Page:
Mayo students and their professor playing soccer with some functional therapy students. PC: Sam Nelson

Professionally, I would say I learned most from the doctors and PT's.  I learned a significant amount about how to interact with pediatric patients from the doctor in my group. He taught me how to provide the best care even when children were not in the mood (crying and screaming)! It was good to watch the dynamic between the doctor and physical therapist in my group, as they had very different lenses, yet respected each other's opinions and ideas. Furthermore, I admired the staff of HOI's resolve to treat the patients who really needed to be treated. I sometimes thought that we could treat more patients if we just stayed in the clinic and let the patients come to us, instead of going out to the community to treat 1 patient. However, it was a good lesson in patient care to treat the patients who desperately needed treating, even if it's not the most efficient or easiest. In America, we often strive for efficiency. It does not often make sense economically to treat a certain patient when we can treat two others in the same time frame. However, I will strive to put my patients before my own desires to provide the best care I can in the future.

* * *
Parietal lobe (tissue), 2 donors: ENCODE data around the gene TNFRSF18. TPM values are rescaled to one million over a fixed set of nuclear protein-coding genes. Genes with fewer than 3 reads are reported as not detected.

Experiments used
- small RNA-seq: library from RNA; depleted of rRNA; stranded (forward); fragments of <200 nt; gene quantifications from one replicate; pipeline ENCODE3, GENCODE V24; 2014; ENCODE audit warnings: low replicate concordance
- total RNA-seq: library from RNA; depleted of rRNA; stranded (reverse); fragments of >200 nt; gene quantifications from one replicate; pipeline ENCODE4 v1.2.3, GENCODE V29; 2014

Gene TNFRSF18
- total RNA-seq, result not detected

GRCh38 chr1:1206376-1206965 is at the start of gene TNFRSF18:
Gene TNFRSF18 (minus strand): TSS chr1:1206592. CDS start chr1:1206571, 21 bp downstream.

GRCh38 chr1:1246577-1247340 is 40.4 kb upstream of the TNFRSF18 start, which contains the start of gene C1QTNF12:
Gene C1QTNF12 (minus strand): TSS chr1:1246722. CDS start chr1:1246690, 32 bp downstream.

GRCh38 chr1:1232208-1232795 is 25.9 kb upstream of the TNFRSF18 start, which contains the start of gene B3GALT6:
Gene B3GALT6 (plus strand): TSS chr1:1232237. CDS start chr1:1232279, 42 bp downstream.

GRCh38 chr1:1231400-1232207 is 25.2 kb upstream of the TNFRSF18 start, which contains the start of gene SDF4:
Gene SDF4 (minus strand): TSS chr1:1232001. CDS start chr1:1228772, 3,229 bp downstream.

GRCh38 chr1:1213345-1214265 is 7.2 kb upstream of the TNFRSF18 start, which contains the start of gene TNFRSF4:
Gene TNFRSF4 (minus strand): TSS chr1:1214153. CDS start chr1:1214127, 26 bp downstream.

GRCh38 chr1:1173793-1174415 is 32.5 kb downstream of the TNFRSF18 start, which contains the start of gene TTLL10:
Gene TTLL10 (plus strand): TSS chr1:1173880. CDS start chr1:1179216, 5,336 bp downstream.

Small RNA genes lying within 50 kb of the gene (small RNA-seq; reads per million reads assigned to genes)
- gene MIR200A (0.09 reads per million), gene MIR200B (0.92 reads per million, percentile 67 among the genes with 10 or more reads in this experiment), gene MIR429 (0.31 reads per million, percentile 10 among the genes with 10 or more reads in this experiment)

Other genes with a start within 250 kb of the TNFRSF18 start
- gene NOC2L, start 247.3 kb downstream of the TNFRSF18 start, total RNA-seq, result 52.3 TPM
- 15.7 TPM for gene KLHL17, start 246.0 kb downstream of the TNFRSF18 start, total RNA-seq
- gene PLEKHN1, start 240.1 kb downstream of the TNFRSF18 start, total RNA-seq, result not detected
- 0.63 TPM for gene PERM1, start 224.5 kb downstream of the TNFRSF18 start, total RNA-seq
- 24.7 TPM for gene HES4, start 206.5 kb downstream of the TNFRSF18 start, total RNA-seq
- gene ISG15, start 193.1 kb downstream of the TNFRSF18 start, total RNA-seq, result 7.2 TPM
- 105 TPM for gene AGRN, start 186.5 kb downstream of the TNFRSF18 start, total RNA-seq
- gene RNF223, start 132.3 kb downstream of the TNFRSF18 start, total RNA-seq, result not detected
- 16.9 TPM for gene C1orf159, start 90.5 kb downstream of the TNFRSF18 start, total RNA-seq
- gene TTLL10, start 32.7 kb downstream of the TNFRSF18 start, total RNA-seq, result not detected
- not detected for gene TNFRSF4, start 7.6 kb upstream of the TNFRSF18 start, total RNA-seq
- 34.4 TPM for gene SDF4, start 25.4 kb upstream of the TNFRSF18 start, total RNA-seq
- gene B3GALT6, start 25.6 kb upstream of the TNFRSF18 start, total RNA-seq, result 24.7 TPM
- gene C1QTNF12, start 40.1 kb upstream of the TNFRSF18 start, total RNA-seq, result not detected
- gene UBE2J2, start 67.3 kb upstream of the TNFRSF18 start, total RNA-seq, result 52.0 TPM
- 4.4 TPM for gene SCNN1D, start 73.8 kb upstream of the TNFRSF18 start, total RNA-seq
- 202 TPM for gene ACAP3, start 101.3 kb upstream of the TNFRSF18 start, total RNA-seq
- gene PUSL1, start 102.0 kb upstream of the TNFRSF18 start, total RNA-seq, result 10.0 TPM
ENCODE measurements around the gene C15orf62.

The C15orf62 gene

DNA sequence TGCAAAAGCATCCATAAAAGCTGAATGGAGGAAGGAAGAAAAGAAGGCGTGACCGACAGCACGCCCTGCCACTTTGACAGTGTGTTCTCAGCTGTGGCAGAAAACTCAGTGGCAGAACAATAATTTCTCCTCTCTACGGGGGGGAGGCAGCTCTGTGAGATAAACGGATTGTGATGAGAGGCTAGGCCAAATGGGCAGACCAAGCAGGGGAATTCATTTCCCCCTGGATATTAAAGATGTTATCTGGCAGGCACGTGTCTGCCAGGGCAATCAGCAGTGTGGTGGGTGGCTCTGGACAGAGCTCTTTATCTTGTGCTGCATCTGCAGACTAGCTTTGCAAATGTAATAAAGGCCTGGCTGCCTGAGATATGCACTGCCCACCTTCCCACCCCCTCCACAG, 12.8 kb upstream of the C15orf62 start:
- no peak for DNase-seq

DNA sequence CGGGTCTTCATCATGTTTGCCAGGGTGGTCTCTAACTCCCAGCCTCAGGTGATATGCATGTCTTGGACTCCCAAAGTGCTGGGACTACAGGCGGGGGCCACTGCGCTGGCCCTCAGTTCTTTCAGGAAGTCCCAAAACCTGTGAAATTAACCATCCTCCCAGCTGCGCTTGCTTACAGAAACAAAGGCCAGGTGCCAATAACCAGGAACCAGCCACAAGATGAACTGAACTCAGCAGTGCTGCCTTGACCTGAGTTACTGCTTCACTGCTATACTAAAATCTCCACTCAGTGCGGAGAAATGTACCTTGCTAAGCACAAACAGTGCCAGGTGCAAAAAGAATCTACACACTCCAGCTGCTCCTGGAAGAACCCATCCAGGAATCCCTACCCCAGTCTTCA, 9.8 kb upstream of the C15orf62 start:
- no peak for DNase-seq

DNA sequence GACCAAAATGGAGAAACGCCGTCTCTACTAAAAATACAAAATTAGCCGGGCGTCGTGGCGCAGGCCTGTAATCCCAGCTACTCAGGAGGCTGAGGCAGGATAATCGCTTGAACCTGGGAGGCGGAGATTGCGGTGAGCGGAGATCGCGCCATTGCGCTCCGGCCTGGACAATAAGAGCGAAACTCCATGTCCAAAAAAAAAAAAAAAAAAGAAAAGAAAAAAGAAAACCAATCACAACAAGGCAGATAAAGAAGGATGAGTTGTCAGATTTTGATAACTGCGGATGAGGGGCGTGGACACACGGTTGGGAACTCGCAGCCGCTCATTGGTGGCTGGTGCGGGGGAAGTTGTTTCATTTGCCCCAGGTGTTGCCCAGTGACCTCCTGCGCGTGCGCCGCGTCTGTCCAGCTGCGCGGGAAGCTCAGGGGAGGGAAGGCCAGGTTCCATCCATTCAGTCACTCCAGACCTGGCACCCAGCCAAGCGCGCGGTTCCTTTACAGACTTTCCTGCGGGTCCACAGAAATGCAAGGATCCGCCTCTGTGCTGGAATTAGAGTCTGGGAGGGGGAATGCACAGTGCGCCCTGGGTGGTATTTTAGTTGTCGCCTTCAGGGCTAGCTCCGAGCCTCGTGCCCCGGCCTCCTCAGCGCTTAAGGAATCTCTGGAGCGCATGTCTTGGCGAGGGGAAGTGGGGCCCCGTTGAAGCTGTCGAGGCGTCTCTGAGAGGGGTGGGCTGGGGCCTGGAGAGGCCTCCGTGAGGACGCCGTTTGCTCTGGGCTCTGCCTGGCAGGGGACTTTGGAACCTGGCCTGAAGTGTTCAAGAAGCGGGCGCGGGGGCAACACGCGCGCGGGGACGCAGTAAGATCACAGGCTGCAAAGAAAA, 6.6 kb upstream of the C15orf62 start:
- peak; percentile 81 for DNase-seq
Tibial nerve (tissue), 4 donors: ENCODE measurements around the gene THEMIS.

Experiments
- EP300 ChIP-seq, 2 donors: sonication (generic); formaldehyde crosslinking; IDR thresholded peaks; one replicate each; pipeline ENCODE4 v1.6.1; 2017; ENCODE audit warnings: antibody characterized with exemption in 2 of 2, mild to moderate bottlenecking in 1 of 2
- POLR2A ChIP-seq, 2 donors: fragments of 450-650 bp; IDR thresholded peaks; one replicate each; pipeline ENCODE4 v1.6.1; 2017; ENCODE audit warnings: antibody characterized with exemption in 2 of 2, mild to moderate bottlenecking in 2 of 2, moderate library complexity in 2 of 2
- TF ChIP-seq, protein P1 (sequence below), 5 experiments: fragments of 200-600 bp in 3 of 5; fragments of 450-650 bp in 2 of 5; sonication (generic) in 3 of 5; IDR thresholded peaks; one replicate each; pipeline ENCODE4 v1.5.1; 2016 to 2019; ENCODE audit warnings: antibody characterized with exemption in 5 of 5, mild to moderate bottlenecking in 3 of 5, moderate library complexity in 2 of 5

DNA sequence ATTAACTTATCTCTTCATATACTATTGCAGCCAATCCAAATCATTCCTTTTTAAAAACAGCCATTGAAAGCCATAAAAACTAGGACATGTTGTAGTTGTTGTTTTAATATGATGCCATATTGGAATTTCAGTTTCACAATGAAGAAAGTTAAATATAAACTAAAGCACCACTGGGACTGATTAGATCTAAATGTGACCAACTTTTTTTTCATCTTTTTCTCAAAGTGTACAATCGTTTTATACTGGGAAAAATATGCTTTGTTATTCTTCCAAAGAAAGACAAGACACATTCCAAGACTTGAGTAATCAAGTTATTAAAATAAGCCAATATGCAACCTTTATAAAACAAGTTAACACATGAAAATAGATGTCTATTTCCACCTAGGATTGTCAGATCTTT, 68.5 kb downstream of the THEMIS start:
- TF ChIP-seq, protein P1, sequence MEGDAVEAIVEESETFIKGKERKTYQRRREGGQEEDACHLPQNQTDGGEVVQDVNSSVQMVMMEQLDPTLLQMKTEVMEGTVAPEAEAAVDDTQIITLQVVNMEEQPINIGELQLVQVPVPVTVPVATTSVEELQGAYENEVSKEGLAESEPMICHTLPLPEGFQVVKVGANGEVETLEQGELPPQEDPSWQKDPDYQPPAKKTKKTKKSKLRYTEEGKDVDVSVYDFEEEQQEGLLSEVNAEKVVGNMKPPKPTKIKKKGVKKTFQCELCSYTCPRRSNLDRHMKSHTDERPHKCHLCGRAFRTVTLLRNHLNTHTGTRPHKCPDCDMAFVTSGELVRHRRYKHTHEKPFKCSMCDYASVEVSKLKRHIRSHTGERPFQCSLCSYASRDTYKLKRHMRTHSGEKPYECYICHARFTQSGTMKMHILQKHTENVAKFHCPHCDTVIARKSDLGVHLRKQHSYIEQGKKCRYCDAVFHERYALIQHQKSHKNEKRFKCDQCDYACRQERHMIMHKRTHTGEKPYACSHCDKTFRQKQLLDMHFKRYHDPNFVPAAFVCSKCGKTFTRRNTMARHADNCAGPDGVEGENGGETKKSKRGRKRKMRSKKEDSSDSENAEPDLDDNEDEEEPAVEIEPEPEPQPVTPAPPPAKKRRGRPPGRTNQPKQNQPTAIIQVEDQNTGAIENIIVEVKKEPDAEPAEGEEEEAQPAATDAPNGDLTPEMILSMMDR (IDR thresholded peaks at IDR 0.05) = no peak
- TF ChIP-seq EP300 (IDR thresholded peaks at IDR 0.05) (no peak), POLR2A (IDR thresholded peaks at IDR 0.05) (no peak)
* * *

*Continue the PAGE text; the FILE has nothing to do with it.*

This experience allowed me to grow immensely. It provided me with new lenses that I can use to treat patients to the best of my ability, I was able to learn about different cultures, I was given experience working with diagnoses that I may not see in the U.S., and I was able to apply the knowledge I have learned at Mayo to help others in need. I cannot adequately express my gratitude for having been given this wonderful adventure.

Author Bio:  Jordan McGowan is a second year Doctorate of Physical Therapy student in the Mayo Clinic School of Health Sciences. Other than having a promising future as an incredible Doctor of PT, Jordan likes to unicycle, play frisbee, and compose music… all at the same time.